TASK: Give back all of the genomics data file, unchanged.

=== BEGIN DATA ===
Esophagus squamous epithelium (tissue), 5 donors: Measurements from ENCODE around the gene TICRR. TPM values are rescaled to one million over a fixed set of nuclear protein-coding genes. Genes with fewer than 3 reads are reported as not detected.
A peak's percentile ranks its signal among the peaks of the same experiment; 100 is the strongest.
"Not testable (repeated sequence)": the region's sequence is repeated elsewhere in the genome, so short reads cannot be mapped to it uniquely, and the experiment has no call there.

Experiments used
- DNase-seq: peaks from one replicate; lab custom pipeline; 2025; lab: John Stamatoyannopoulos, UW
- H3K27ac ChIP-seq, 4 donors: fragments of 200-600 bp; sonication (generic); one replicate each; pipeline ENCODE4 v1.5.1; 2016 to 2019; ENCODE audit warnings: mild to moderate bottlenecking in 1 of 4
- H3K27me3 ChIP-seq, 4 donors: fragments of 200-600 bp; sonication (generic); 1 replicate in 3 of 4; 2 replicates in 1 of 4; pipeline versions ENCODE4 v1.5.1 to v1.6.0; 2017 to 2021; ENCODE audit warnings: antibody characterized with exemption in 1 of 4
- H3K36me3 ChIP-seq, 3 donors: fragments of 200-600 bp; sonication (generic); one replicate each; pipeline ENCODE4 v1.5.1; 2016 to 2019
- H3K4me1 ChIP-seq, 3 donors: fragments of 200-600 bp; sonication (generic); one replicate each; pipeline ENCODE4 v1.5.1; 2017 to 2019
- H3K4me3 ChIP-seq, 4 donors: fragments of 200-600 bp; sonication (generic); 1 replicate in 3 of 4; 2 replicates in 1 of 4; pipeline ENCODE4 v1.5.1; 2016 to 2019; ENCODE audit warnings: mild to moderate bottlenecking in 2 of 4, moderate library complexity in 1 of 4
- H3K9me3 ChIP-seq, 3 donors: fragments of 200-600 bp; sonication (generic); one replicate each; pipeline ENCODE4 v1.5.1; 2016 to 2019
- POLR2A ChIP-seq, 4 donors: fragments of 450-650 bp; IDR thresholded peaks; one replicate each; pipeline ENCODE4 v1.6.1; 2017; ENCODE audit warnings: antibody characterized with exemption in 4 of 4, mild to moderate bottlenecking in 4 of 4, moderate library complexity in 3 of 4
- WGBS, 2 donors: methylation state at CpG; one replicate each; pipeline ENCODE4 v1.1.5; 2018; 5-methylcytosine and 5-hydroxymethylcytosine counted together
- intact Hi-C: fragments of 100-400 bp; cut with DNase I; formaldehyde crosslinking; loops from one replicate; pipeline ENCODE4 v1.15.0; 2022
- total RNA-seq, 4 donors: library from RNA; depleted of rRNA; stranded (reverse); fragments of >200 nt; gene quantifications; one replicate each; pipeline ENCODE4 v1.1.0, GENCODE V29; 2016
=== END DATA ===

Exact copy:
Esophagus squamous epithelium (tissue), 5 donors: Measurements from ENCODE around the gene TICRR. TPM values are rescaled to one million over a fixed set of nuclear protein-coding genes. Genes with fewer than 3 reads are reported as not detected.
A peak's percentile ranks its signal among the peaks of the same experiment; 100 is the strongest.
"Not testable (repeated sequence)": the region's sequence is repeated elsewhere in the genome, so short reads cannot be mapped to it uniquely, and the experiment has no call there.

Experiments used
- DNase-seq: peaks from one replicate; lab custom pipeline; 2025; lab: John Stamatoyannopoulos, UW
- H3K27ac ChIP-seq, 4 donors: fragments of 200-600 bp; sonication (generic); one replicate each; pipeline ENCODE4 v1.5.1; 2016 to 2019; ENCODE audit warnings: mild to moderate bottlenecking in 1 of 4
- H3K27me3 ChIP-seq, 4 donors: fragments of 200-600 bp; sonication (generic); 1 replicate in 3 of 4; 2 replicates in 1 of 4; pipeline versions ENCODE4 v1.5.1 to v1.6.0; 2017 to 2021; ENCODE audit warnings: antibody characterized with exemption in 1 of 4
- H3K36me3 ChIP-seq, 3 donors: fragments of 200-600 bp; sonication (generic); one replicate each; pipeline ENCODE4 v1.5.1; 2016 to 2019
- H3K4me1 ChIP-seq, 3 donors: fragments of 200-600 bp; sonication (generic); one replicate each; pipeline ENCODE4 v1.5.1; 2017 to 2019
- H3K4me3 ChIP-seq, 4 donors: fragments of 200-600 bp; sonication (generic); 1 replicate in 3 of 4; 2 replicates in 1 of 4; pipeline ENCODE4 v1.5.1; 2016 to 2019; ENCODE audit warnings: mild to moderate bottlenecking in 2 of 4, moderate library complexity in 1 of 4
- H3K9me3 ChIP-seq, 3 donors: fragments of 200-600 bp; sonication (generic); one replicate each; pipeline ENCODE4 v1.5.1; 2016 to 2019
- POLR2A ChIP-seq, 4 donors: fragments of 450-650 bp; IDR thresholded peaks; one replicate each; pipeline ENCODE4 v1.6.1; 2017; ENCODE audit warnings: antibody characterized with exemption in 4 of 4, mild to moderate bottlenecking in 4 of 4, moderate library complexity in 3 of 4
- WGBS, 2 donors: methylation state at CpG; one replicate each; pipeline ENCODE4 v1.1.5; 2018; 5-methylcytosine and 5-hydroxymethylcytosine counted together
- intact Hi-C: fragments of 100-400 bp; cut with DNase I; formaldehyde crosslinking; loops from one replicate; pipeline ENCODE4 v1.15.0; 2022
- total RNA-seq, 4 donors: library from RNA; depleted of rRNA; stranded (reverse); fragments of >200 nt; gene quantifications; one replicate each; pipeline ENCODE4 v1.1.0, GENCODE V29; 2016